Sen. Lamar Alexander (R-Tenn.) said the case against Mr. Trump had already been proved, so no further testimony was needed. But he also said, without explanation, that Mr. Trump’s “inappropriate” conduct did not merit removal from office; voters, he said, should render a verdict in the coming presidential election. How could he measure the seriousness of Mr. Trump’s wrongdoing without hearing Mr. Bolton’s firsthand testimony of the president’s motives and intentions, including about whether the president is likely to seek additional improper foreign intervention in that same election?

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In response to someone saying marriage rights won't be overturned

Elsewhere, someone I know said she really didn't think marriage equality would be overturned, not even in this environment. I wrote this as a response.

First, let me say that I hope you're right.

However, one of Trump's campaign promises has been to nominate only judges approved by the Heritage Foundation.

One of the requirements to get that approval is to not just think marriage was wrongly decided, but so was Lawrence v. Texas (2003), removing the laws against queer existence. They think being LGBT in any form can be made illegal. (And, while this is not as directly stated, should be.)

Here are a couple of commentaries on that, from their website:



They have about a third of the judicial system at this point filled with people who will rule against all my rights to exist, at all times.

Obviously, the same applies to Roe v. Wade, but that's a much older decision, and this one isn't. They want to, and will do their best to, make our lives a living hell at every turn, solely for the crime of existence.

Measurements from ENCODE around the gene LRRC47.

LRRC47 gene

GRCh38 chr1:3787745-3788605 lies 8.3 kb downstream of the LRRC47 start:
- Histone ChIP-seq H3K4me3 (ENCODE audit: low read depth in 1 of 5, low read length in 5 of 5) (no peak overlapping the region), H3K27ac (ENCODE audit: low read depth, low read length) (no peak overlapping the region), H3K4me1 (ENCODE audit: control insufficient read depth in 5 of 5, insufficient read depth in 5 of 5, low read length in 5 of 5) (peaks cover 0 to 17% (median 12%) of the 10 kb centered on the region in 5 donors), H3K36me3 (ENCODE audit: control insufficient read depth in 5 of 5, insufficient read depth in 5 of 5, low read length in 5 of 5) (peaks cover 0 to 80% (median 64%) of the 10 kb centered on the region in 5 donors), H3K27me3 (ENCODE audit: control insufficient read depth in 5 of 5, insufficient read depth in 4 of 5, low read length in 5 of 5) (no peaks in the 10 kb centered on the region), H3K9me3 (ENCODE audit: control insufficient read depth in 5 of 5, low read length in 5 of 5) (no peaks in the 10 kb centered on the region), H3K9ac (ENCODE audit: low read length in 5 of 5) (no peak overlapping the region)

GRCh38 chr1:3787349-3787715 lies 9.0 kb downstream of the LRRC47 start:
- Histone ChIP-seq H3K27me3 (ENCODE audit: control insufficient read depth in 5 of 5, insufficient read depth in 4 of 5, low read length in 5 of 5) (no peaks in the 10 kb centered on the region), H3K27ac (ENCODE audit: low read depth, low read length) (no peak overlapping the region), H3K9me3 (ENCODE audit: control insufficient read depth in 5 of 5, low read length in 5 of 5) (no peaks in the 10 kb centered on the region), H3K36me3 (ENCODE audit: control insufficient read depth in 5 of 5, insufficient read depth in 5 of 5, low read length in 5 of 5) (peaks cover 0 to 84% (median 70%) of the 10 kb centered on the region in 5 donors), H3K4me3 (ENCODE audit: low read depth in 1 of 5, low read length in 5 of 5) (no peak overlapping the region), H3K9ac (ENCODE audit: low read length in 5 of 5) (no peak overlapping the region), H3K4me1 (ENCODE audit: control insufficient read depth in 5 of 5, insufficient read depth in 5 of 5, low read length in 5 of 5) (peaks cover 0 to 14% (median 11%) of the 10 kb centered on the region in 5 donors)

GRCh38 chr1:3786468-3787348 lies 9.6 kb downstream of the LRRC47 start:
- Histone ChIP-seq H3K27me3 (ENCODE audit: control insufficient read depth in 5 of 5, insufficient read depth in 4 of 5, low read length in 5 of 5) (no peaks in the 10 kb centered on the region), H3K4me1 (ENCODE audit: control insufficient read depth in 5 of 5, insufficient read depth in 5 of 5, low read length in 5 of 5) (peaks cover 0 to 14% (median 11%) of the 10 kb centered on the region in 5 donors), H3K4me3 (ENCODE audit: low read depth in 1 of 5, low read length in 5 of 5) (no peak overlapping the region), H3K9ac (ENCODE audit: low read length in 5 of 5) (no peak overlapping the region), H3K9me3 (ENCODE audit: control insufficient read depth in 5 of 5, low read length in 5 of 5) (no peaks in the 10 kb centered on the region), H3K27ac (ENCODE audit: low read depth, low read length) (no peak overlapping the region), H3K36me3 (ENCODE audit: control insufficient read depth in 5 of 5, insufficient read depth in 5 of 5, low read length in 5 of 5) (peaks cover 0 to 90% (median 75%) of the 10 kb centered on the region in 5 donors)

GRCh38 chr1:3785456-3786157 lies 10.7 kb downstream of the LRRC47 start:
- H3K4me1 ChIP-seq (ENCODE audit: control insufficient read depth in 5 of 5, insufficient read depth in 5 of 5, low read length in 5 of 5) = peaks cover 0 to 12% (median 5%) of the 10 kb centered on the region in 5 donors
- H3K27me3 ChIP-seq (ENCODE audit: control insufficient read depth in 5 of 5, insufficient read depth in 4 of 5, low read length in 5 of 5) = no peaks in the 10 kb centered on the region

This - and many other similar issues - is why McConnell refused to confirm so many judges during Obama's second term. (It wasn't just the Supreme Court.) He was keeping vacancies open in case they got lucky in 2016.

One stolen election later, here we are.

So I very much hope you're right.

But I don't think you are.

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The Arc of Conflict, Edda 17: The Cult of Mercy

Katya Volskaya's government in Russia has destroyed the omnium Koschei, and held their own against the Gods of Oasis. With no point to additional fighting, the overt war has paused. But covertly, the conflict carries on. The gods, after all, still have a plan, and will do what is needed - one way, or another.

Of Gods and Monsters: The Arc of Conflict
Edda 17: The Cult of Mercy

solarbird and bzarcher

Angela - Mercy - has discovered she has worshippers, a small cult, like Hana's D.votees. Unlike Hana, she finds this rather delightful.

Moira, on the other hand, does not.

Of Gods and Monsters: The Arc of Conflict is a continuance of The Arc of Ascension, The Arc of Creation, and The Armourer and the Living Weapon. It will be told in a series of eddas, sagas, interludes, fragments, texts, and cantos, all of which serve their individual purposes. To follow the story as it appears, please subscribe to the series.

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Today's News (20200202, put that way because extremely rare palindromic numbers are fun)

2020/02/02 is fun.

Nothing below is.

The landmine story is particularly interesting because I suspect it's a precursor to mining the boarder with Mexico. There are massive logistical problems with that, but since when does this fucker care? He'd probably find video of refugee children being blown up absolutely hilarious, so why not?


Connelly: Senate Republicans could hide in a field of stubble


Even as the day's new John Bolton revelations flashed on TV screens, 51 Senate Republicans voted Friday to block President Donald Trump's impeachment trial from hearing witnesses and new evidence. How to describe their attitude? Return to the final days of Richard Nixon, and immortal words spoken by Indiana Rep. Earl Landgrebe:

"Don't confuse me with the facts. I've got a closed mind. I will not vote for impeachment."

The full picture 46 years later is of both mind and body. The Senate Republicans were cowering. Lips pressed together in fear of what a vindictive, vengeance-prone president will say and do. Knees trembled over Trump tweets. Any display of independence would yield cries of treason on Fox News, and warnings from big donors.

So much for an independent branch of government performing its constitutional duty.